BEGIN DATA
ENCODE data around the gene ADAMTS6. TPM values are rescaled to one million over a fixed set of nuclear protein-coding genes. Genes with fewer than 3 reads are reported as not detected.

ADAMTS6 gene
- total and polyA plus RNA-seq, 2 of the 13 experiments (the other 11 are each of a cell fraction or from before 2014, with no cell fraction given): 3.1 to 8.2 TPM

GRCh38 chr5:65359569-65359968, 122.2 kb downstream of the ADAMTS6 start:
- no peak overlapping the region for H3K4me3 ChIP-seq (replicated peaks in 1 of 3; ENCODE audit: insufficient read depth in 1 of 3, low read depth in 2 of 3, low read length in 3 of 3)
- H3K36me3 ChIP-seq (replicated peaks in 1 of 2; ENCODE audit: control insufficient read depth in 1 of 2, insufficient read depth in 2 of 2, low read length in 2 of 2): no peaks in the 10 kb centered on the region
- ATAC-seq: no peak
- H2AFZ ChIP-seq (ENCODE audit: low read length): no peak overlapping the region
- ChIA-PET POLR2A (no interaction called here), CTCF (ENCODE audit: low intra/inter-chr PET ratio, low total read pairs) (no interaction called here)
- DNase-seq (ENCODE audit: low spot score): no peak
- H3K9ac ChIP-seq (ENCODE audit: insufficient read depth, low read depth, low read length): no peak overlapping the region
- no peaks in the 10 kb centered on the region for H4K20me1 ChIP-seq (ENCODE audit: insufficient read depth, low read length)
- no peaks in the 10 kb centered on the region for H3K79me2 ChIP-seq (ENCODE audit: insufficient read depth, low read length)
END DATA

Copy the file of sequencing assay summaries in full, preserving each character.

ENCODE data around the gene ADAMTS6. TPM values are rescaled to one million over a fixed set of nuclear protein-coding genes. Genes with fewer than 3 reads are reported as not detected.

ADAMTS6 gene
- total and polyA plus RNA-seq, 2 of the 13 experiments (the other 11 are each of a cell fraction or from before 2014, with no cell fraction given): 3.1 to 8.2 TPM

GRCh38 chr5:65359569-65359968, 122.2 kb downstream of the ADAMTS6 start:
- no peak overlapping the region for H3K4me3 ChIP-seq (replicated peaks in 1 of 3; ENCODE audit: insufficient read depth in 1 of 3, low read depth in 2 of 3, low read length in 3 of 3)
- H3K36me3 ChIP-seq (replicated peaks in 1 of 2; ENCODE audit: control insufficient read depth in 1 of 2, insufficient read depth in 2 of 2, low read length in 2 of 2): no peaks in the 10 kb centered on the region
- ATAC-seq: no peak
- H2AFZ ChIP-seq (ENCODE audit: low read length): no peak overlapping the region
- ChIA-PET POLR2A (no interaction called here), CTCF (ENCODE audit: low intra/inter-chr PET ratio, low total read pairs) (no interaction called here)
- DNase-seq (ENCODE audit: low spot score): no peak
- H3K9ac ChIP-seq (ENCODE audit: insufficient read depth, low read depth, low read length): no peak overlapping the region
- no peaks in the 10 kb centered on the region for H4K20me1 ChIP-seq (ENCODE audit: insufficient read depth, low read length)
- no peaks in the 10 kb centered on the region for H3K79me2 ChIP-seq (ENCODE audit: insufficient read depth, low read length)